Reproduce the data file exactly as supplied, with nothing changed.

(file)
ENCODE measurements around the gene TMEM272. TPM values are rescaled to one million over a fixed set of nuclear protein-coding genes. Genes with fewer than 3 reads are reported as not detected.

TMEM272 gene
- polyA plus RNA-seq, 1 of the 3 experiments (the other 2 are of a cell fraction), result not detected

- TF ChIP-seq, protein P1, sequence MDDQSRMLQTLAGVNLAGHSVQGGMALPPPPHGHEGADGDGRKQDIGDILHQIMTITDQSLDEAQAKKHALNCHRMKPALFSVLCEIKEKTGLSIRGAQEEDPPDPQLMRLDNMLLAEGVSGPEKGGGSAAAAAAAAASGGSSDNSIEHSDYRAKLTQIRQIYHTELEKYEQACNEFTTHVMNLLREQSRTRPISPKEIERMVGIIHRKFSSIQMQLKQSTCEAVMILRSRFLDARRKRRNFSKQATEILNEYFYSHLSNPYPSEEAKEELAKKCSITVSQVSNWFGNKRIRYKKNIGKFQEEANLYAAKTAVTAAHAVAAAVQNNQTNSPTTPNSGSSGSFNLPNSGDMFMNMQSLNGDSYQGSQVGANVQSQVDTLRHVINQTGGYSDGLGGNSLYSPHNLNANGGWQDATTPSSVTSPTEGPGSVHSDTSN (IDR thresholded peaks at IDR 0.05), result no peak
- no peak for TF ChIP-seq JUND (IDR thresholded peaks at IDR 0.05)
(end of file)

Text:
ENCODE measurements around the gene TMEM272. TPM values are rescaled to one million over a fixed set of nuclear protein-coding genes. Genes with fewer than 3 reads are reported as not detected.

TMEM272 gene
- polyA plus RNA-seq, 1 of the 3 experiments (the other 2 are of a cell fraction), result not detected

- TF ChIP-seq, protein P1, sequence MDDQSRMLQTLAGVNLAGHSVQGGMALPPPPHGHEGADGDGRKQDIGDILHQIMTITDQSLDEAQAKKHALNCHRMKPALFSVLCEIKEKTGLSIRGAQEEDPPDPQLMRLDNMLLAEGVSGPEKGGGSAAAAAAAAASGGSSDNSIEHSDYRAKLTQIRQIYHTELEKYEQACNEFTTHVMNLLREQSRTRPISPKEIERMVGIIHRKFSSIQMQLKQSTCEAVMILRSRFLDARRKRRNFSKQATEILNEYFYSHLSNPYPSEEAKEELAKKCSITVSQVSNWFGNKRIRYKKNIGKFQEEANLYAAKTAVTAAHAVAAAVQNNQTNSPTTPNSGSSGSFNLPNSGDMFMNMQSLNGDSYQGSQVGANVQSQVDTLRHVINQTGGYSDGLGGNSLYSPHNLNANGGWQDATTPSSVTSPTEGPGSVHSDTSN (IDR thresholded peaks at IDR 0.05), result no peak
- no peak for TF ChIP-seq JUND (IDR thresholded peaks at IDR 0.05)